“Unfortunately, because of some renovations and changes in that building, Morehead is no longer available to be an early-voting site.”
Storrow adds this will allow the Carolina community and residents in a higher foot traffic area around Chapel Hill to have an easily accessible site to voice their opinion.
“I think it’s vital that we have a location accessible to the students, faculty, and staff at UNC-Chapel Hill,” he says. “It’s my long-term hope that we can create a consistent site; that it’s not changing every couple of years.
“I think Chapel of the Cross might provide us with that opportunity to create a really consistent site.”
Storrow says recent action by the North Carolina legislature only increases the need for a voting site near campus.
“The General Assembly changed the law several years ago to not allow out-of-precinct voting,” he says. “If we truly care, and want, and expect that all residents of our community are going to participate in the election and have access to participate in the election, means that having an early-voting location that’s either on campus or adjacent to campus is really vital.”
The out-of-precinct voting restriction only applies on Election Day, not to early voting.
Early voting will begin on Thursday, October 22, and finish up on Saturday, October 31. The Board of Elections office in Hillsborough will be open for early voting Monday through Friday from nine o’clock to six o’clock and on both Saturdays from nine o’clock until one in the afternoon.
The satellite locations will be at Chapel of the Cross, Carrboro Town Hall, and the Seymour Center, on Homestead Road. These locations will all be open for voting from noon until seven o’clock Monday through Thursday, noon until six on Friday, and nine until one o’clock on both Saturdays.
Storrow says he is hopeful the 2016 election will include Sunday voting hours.
The ballot this fall will include nine candidates for four seats on the Chapel Hill Town Council, three candidates for Chapel Hill Mayor, eight candidates for four seats on the Chapel Hill – Carrboro City School board, and five hopefuls for three seats on the Hillsborough Board of Commissioners.http://chapelboro.com/news/election/early-voting-sites-selected-for-october
The early voting period ended on Saturday, with turnout in Orange County significantly higher than in the last midterm in 2010.
After a spike in turnout on the last two days, when all was said and done, a total of 23,195 Orange County residents cast early ballots this year. To put that into perspective: in the last midterm four years ago, about 16,500 voters cast early ballots – and that was when the early voting period was significantly longer.
Saturday saw the highest daily turnout, with 3256 voters casting ballots – including nearly a thousand at the Seymour Center alone. Bad weather often has a negative effect on turnout, but the rain held off for most of the day on Saturday.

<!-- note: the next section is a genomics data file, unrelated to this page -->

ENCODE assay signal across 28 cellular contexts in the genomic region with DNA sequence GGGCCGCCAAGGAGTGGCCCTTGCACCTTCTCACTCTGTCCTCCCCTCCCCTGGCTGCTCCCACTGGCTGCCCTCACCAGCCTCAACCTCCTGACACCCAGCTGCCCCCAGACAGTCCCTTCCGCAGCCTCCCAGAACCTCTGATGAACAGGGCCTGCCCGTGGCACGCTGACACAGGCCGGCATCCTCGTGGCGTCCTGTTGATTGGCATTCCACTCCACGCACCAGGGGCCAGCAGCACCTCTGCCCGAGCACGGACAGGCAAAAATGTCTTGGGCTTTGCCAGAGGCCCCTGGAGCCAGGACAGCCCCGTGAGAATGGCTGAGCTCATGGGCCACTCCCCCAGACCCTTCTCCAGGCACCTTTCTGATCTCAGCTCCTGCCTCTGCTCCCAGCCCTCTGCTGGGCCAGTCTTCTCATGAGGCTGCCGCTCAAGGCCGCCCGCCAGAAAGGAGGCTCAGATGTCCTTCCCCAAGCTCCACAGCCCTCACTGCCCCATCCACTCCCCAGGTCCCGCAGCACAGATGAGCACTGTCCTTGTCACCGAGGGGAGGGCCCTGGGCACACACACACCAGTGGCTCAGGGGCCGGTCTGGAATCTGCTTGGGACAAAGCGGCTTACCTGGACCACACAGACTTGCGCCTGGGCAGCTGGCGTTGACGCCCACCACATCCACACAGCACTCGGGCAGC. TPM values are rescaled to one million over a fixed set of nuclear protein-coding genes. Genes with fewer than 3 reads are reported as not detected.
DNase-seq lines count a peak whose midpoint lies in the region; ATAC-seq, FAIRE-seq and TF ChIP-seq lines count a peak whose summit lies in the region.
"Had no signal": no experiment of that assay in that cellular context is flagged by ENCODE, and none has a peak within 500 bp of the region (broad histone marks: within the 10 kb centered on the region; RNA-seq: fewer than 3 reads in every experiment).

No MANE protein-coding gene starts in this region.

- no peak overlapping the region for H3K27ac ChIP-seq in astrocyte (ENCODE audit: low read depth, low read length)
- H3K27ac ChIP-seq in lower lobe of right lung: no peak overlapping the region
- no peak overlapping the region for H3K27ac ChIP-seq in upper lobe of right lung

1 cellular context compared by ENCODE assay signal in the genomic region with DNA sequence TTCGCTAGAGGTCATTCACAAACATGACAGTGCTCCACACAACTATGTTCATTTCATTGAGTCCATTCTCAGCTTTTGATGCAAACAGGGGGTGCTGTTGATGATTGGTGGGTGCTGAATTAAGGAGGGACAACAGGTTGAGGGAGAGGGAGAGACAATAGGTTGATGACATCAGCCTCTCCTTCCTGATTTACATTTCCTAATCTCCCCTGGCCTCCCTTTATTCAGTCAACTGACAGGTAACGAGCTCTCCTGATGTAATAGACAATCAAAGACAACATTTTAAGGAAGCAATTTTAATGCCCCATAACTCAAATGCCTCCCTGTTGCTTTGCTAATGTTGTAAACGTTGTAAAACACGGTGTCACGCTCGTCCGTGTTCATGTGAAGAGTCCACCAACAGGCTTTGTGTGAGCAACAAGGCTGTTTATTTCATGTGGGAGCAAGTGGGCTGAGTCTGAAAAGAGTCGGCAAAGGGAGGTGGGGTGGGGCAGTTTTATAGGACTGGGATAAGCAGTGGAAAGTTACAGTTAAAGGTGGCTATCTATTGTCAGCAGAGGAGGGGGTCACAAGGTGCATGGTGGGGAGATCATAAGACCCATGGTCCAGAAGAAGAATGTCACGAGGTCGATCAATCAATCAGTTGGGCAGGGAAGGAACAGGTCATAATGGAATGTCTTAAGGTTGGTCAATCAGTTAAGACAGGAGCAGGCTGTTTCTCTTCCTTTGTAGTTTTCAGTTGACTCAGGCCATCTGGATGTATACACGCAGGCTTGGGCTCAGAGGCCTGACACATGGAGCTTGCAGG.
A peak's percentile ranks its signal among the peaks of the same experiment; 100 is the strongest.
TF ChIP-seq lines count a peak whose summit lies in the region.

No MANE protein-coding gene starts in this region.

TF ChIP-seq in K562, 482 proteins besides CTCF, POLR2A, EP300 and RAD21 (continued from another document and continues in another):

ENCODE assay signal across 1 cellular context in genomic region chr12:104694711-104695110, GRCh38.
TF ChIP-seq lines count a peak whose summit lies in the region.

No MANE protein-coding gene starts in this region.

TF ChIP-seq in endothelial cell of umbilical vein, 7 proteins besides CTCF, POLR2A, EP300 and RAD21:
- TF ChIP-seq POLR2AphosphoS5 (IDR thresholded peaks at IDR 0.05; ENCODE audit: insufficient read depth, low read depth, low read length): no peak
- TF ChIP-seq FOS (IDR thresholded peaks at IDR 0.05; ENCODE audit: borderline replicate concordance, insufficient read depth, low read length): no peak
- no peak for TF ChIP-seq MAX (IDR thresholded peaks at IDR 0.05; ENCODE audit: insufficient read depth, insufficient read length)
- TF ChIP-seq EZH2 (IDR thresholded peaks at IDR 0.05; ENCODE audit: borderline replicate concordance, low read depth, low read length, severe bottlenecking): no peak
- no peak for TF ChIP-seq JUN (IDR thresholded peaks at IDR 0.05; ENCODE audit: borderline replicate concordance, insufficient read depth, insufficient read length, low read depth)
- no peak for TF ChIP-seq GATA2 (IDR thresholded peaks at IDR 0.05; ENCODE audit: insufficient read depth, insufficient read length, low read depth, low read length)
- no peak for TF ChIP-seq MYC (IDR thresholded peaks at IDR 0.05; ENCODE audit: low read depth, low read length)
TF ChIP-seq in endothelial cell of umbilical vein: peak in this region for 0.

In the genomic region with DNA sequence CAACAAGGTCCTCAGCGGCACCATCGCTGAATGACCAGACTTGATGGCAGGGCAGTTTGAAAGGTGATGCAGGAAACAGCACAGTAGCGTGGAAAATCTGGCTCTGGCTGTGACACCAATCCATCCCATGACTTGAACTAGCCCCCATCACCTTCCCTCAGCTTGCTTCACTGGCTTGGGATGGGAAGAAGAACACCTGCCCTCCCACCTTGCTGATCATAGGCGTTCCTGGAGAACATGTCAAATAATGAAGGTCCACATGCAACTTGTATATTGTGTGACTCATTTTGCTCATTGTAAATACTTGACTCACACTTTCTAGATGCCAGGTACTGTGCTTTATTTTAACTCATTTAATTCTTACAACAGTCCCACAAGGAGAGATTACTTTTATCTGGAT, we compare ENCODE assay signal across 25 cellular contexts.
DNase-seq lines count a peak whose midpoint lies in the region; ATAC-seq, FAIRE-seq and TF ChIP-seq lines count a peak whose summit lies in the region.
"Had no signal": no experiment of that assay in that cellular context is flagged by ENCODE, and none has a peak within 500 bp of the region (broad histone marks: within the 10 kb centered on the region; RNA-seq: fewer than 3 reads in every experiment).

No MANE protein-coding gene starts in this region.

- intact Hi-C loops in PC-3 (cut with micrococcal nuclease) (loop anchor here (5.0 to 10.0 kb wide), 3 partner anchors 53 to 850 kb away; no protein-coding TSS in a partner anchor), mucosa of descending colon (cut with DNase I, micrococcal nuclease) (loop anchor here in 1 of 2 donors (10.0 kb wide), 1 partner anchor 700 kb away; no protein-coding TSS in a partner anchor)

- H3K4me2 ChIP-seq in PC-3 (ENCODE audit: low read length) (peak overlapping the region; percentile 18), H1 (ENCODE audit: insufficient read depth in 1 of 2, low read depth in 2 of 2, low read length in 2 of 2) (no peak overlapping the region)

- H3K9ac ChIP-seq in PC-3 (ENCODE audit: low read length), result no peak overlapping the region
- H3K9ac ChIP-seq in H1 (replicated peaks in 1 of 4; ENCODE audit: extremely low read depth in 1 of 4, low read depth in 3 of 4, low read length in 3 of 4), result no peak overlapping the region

Local political expert Gerry Cohen reported on Facebook that turnout was up across the state too: statewide, there was a 25 percent increase in Democratic turnout, a 5 percent increase in Republican turnout, and a 45 percent increase in turnout among Libertarians and unaffiliated voters. And there was also a big spike in turnout among African-American voters: up about 45 percent from 2010.
Election Day itself is Tuesday, November 4.http://chapelboro.com/news/election/early-voting-turnout-way-2010
If you haven’t voted early yet, you only have a couple more more days.
Early voting continues through Saturday at five locations in Orange County. So far, turnout has been brisk: on Wednesday, 2348 residents cast their ballots early. About the same number of people cast early ballots on Monday and Tuesday as well.
Through the first six days of the nine-day early voting period, Orange County saw 13,939 votes cast. That puts Orange County on track to end the early voting period with close to 21,000 ballots.
To put that into perspective: during the last midterm election, in 2010, only about 16,500 voters cast ballots early in Orange County – and that was with a significantly longer early-voting period.
There are five early voting locations in Orange County: the Board of Elections office in downtown Hillsborough; Master’s Garden Preschool, also in Hillsborough; Carrboro Town Hall; NC Hillel on Cameron Avenue in downtown Chapel Hill, just off campus; and the Seymour Center on Homestead Road.
Only three days remain for early voting this year, and turnout at the polls is still consistently high in Orange County.
On Tuesday, Day 5 of the early voting period, 2433 Orange County residents cast their ballots – almost exactly the same as Monday’s total. Through the first five days, 11,591 Orange County residents have cast early ballots – putting Orange County on track to end with about 21,000 early votes cast, if the trends hold.
To put that into perspective: in the last midterm, in 2010, a total of 16,500 Orange County residents cast early ballots.
Early voting continues through Saturday at five locations in Orange County: at the Board of Elections office in Hillsborough; at Master’s Garden Preschool, also in Hillsborough; at the Seymour Center on Homestead Road in Chapel Hill; at NC Hillel in downtown Chapel Hill, on Cameron Avenue just off campus; and at Carrboro Town Hall on Main Street.
Election Day itself is Tuesday, November 4.http://chapelboro.com/news/election/early-voting-turnout-still-high-oc